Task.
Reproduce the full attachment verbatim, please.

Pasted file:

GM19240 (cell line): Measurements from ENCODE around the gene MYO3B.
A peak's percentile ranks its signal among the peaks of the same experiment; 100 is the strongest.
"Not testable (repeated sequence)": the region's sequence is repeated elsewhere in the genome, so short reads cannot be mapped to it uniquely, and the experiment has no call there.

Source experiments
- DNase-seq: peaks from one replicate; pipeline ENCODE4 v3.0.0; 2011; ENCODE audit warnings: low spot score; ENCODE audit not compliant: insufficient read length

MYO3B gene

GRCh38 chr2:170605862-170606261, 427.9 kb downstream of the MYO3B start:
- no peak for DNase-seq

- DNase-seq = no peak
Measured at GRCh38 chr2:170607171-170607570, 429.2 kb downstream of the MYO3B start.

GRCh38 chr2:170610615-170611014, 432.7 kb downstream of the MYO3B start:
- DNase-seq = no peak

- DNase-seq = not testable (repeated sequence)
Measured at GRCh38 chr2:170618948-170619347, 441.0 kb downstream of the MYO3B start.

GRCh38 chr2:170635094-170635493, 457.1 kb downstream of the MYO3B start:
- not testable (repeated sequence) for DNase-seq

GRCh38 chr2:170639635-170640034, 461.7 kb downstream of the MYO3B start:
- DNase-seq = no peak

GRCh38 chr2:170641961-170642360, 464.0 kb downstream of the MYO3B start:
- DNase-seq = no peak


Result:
GM19240 (cell line): Measurements from ENCODE around the gene MYO3B.
A peak's percentile ranks its signal among the peaks of the same experiment; 100 is the strongest.
"Not testable (repeated sequence)": the region's sequence is repeated elsewhere in the genome, so short reads cannot be mapped to it uniquely, and the experiment has no call there.

Source experiments
- DNase-seq: peaks from one replicate; pipeline ENCODE4 v3.0.0; 2011; ENCODE audit warnings: low spot score; ENCODE audit not compliant: insufficient read length

MYO3B gene

GRCh38 chr2:170605862-170606261, 427.9 kb downstream of the MYO3B start:
- no peak for DNase-seq

- DNase-seq = no peak
Measured at GRCh38 chr2:170607171-170607570, 429.2 kb downstream of the MYO3B start.

GRCh38 chr2:170610615-170611014, 432.7 kb downstream of the MYO3B start:
- DNase-seq = no peak

- DNase-seq = not testable (repeated sequence)
Measured at GRCh38 chr2:170618948-170619347, 441.0 kb downstream of the MYO3B start.

GRCh38 chr2:170635094-170635493, 457.1 kb downstream of the MYO3B start:
- not testable (repeated sequence) for DNase-seq

GRCh38 chr2:170639635-170640034, 461.7 kb downstream of the MYO3B start:
- DNase-seq = no peak

GRCh38 chr2:170641961-170642360, 464.0 kb downstream of the MYO3B start:
- DNase-seq = no peak